As I write this it's going on 1a.m. and I've just finished stuffing all kinds of things into 4 large Army green duffle bags and one assault pack--camo-colored Army-issued backpack. (Forgive my typo's, I'm having to use my cell phone to email this to ACA). Tomorrow a large group will board our military flights & begin our journey to the other side of the world. As I've spent this time training with 100-plus people (can't give out specific information), I can't help but notice how well we represent the beautiful diversity of America. We are all ages from early 20's to graying hair. We are all genders and yes, preferences. We are all races and ethnicities to include different foreign accents.
We represent different regional American dialects from my Texas twang to the Jersey and New York slang. We are different professions from psychologist to orthopedic surgeon; K-9 dog handler; computer analyst; a General's driver. We are Americans who may not have otherwise crossed paths but are on our way to war. One of my favorite things about being a Soldier is the unique bonds and special friendships I may not have otherwise had.
As we get ready for that loooong flight, I wonder what thoughts are going through everyone's minds right now. I saw people on cell phones, no doubt calling loved ones for one last state-side conversation. I know I placed my rushed-yet-meaningful phone calls to my mom and nana. I had left them (and my dad) cards with a bunch of sentimental words written inside. I wanted them to be read at the same time-I knew they probably would keep the contents private, but I wanted the three of them together to support one another & to feel my love together to remind them we are all one loving family & they are a huge part of my life. So mom told me of the tears & silence & few words my cards created in their living room tonight. She said it was very emotional.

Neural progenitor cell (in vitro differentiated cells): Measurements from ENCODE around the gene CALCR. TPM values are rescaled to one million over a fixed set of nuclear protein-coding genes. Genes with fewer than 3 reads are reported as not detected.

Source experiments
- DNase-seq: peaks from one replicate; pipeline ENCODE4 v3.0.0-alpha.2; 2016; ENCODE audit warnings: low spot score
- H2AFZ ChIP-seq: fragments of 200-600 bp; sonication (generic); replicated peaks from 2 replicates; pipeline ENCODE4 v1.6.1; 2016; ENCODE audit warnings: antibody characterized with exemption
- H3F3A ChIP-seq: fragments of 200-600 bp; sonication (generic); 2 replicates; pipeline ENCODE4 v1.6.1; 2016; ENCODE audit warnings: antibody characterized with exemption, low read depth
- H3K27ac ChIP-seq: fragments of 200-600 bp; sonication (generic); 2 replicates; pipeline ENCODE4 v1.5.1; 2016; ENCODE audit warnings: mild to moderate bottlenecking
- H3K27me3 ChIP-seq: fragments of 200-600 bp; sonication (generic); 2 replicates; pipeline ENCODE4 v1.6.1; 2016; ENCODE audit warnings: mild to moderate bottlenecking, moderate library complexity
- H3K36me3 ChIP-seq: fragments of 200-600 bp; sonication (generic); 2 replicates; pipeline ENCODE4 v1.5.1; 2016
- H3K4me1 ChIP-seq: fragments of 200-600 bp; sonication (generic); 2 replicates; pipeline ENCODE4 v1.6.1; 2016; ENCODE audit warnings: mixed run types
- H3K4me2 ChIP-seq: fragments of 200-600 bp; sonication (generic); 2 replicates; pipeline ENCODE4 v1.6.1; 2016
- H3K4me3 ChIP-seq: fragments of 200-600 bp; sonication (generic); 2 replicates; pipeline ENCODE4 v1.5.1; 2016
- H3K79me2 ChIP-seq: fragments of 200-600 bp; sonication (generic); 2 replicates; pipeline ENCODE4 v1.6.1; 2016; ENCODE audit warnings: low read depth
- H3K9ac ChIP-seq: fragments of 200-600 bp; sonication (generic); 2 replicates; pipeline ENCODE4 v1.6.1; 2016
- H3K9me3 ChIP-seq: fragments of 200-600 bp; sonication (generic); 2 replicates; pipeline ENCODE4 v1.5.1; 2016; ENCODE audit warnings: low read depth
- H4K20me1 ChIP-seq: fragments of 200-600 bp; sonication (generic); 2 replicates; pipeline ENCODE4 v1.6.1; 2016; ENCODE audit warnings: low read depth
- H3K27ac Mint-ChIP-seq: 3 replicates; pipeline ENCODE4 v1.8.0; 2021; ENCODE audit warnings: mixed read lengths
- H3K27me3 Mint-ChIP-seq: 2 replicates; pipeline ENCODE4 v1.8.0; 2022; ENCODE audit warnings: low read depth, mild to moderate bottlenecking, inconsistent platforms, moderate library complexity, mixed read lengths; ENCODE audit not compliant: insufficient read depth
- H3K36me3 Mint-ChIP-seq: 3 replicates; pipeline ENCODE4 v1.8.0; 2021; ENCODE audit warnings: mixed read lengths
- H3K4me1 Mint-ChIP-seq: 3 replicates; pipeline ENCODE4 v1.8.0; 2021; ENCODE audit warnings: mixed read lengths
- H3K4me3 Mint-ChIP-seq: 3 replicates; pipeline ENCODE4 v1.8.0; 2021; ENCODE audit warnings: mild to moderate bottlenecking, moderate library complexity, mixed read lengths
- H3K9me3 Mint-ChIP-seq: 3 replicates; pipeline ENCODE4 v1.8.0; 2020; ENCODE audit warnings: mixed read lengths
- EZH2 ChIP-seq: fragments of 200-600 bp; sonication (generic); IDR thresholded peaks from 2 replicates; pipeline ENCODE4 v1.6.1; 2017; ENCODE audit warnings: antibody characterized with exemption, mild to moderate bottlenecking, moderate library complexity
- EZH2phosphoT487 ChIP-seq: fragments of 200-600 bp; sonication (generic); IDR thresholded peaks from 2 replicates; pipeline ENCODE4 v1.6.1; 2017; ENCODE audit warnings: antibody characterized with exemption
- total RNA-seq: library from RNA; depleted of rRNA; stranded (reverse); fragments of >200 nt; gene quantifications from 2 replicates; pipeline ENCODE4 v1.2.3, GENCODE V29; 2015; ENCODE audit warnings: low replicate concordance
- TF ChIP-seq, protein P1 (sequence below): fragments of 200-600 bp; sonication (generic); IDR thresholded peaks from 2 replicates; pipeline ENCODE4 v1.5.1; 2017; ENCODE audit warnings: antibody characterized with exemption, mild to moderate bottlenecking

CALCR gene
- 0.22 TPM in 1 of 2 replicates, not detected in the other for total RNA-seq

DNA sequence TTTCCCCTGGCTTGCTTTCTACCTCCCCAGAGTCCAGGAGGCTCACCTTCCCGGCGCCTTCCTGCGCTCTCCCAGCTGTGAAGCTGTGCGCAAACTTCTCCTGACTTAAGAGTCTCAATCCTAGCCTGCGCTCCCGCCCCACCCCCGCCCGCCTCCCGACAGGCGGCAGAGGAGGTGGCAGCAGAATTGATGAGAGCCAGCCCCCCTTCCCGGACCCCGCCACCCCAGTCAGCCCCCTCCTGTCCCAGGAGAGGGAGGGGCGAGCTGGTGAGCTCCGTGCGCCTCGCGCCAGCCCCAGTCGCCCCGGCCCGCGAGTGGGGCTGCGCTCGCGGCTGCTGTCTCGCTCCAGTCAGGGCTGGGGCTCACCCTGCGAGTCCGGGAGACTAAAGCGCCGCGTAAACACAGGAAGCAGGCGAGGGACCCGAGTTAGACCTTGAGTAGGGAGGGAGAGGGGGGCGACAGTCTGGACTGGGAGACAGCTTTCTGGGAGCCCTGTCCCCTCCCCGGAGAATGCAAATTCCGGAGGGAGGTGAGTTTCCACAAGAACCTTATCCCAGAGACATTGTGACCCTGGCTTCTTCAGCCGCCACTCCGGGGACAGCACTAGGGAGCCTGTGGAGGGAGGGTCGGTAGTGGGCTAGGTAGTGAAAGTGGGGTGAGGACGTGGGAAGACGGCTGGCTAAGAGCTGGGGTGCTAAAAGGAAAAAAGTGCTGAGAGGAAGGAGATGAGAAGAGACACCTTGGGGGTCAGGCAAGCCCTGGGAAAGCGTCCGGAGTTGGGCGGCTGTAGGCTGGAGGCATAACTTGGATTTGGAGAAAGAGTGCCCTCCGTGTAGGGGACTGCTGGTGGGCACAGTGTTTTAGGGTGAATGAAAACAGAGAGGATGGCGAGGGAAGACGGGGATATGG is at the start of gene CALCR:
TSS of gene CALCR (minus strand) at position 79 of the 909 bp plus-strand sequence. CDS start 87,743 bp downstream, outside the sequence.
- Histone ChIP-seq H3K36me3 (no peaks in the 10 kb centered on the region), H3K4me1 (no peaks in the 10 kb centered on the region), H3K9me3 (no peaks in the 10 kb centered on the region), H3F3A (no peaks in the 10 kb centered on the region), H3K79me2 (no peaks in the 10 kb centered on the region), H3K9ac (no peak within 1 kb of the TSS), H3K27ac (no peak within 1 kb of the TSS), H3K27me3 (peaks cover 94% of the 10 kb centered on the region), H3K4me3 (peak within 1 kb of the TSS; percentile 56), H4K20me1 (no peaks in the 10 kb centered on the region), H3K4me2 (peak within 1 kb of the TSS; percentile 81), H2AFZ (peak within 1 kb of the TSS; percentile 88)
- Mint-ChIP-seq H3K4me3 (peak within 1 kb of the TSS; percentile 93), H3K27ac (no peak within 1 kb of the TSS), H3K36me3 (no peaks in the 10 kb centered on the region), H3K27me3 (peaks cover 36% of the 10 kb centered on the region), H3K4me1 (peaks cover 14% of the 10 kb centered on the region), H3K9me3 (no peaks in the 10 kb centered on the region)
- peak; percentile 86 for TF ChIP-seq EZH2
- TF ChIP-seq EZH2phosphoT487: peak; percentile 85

I wonder how everyone else has left their loved ones. What they've said to them. One Soldier told me today his mom kept crying last week & is worried for him. I can see why-his job in Iraq is more potentially dangerous than mine, as he will be out in the local towns and I'll mostly be within the security of a military compound.
As we prepare for our deployment which is now upon us, we are all probably thinking many similar thoughts tonight I'm sure. Mostly we are busy and exhausted. We've been out in this humid Georgia heat off and on for days on end for outdoor training, often skipping meals. Training to me seemed a bit more serious than in the past since I know I'm about to be dropped into an area where there are people who'd love to kill me. Odd feeling. I made sure I qualified on my first attempt on the M-16 firing range today. The sweat and body armor made it near impossible, but I did it. I can't imagine how skilled our combat arms Troops are who fight in worse conditions and succeed. I'm hoping I don't have to put this Ft. Benning training to use where I'm going. I'm hoping the gunshots stay far in the distance and to be honest I wish man could exist where bullets were never used at all. But then again, mother nature seems to put all creatures at odds if you think about it, so not sure how realistic my wish really is.
Natosha Monroe is an Army Reserve Mental Health Specialist currently stationed in Afghanistan. She is a counselor and PhD candidate passionate about increasing Troop access to counseling services. Her blog contents are not representative of the Army or Department of Defense in any way.